René Davids, Professor Architecture + Urban Design
Berkeley, CA. “Shaping Terrain: City Building in Latin America” focuses on the ways existing topography has shaped postcolonial urbanism, showing how physical landscape and local ecology influenced human settlement and built form in Latin America since pre-Columbian times. As most urban capitals and city centers in Latin America are situated on dramatically varied terrain, the book explores the interplay between geography and built works in cities across the region, including Bogota, Caracas, Mendoza, Rio de Janeiro, Santiago de Chile, Mexico D.F. and Valparaiso.
Multinational contributors to the book include a broad range of professional urbanists, historians and architects -- many of whom are globally renowned for their design work -- published in English for the first time. “Shaping Terrain” is a wide-ranging representation of the unique legacy of Latin America’s urban heritage, which is a repository of possibilities for future cities.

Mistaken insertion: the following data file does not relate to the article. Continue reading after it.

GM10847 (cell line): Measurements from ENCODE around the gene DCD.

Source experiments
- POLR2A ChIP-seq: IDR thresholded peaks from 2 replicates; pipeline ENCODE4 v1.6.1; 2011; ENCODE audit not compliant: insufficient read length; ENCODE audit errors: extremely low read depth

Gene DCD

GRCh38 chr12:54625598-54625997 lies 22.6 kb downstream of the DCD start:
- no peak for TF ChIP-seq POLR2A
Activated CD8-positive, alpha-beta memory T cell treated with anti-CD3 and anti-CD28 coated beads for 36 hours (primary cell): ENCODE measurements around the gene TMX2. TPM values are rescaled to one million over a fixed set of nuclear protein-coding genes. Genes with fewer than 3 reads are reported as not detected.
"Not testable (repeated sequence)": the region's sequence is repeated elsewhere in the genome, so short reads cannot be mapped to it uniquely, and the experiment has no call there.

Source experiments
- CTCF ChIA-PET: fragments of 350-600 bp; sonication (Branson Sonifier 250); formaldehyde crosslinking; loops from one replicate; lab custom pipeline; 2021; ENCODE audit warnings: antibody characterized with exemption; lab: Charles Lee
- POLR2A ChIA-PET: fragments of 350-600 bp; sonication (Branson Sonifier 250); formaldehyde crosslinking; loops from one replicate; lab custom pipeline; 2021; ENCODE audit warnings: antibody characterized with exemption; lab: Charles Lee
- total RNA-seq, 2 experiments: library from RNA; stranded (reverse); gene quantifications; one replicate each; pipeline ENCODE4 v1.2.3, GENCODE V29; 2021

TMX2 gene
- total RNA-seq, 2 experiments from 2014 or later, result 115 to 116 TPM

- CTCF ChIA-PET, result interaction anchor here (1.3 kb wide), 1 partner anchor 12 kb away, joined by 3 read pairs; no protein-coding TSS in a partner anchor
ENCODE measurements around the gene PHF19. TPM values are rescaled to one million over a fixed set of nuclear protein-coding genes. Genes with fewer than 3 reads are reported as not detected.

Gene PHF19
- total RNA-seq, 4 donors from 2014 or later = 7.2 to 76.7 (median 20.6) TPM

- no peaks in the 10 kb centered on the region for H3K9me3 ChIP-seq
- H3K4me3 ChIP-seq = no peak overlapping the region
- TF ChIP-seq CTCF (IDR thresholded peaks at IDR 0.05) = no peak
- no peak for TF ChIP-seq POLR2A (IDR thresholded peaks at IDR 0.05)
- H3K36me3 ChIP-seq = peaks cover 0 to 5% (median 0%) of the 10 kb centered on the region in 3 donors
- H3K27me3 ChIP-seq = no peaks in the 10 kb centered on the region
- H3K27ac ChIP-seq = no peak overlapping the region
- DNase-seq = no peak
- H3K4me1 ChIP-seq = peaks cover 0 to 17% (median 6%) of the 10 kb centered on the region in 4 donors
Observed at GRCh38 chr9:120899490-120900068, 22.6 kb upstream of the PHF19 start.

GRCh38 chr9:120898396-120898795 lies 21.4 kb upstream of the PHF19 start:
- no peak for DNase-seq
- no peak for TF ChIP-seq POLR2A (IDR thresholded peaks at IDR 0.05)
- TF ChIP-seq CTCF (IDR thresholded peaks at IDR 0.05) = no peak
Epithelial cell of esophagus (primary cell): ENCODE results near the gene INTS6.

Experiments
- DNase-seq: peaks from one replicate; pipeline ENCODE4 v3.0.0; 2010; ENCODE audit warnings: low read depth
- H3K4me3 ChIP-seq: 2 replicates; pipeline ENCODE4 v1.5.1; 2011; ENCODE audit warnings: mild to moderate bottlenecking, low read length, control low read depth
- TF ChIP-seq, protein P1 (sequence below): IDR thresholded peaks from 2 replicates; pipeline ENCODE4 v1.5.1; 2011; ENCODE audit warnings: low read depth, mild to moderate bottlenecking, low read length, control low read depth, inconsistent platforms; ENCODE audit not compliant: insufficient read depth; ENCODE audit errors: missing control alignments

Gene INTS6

Juan Miro, Associate Dean for Undergraduate Programs at the University of Texas, Austin praised the book as a “journey throughout Latin America" telling stories of physical adaptation to existing landscape: “Stories of cities being shaped by major infrastructure projects, cities coping with the pressures of informality and unchecked growth, and cities searching for their identity by looking at their pre-Columbian past while embracing modernity on their own terms."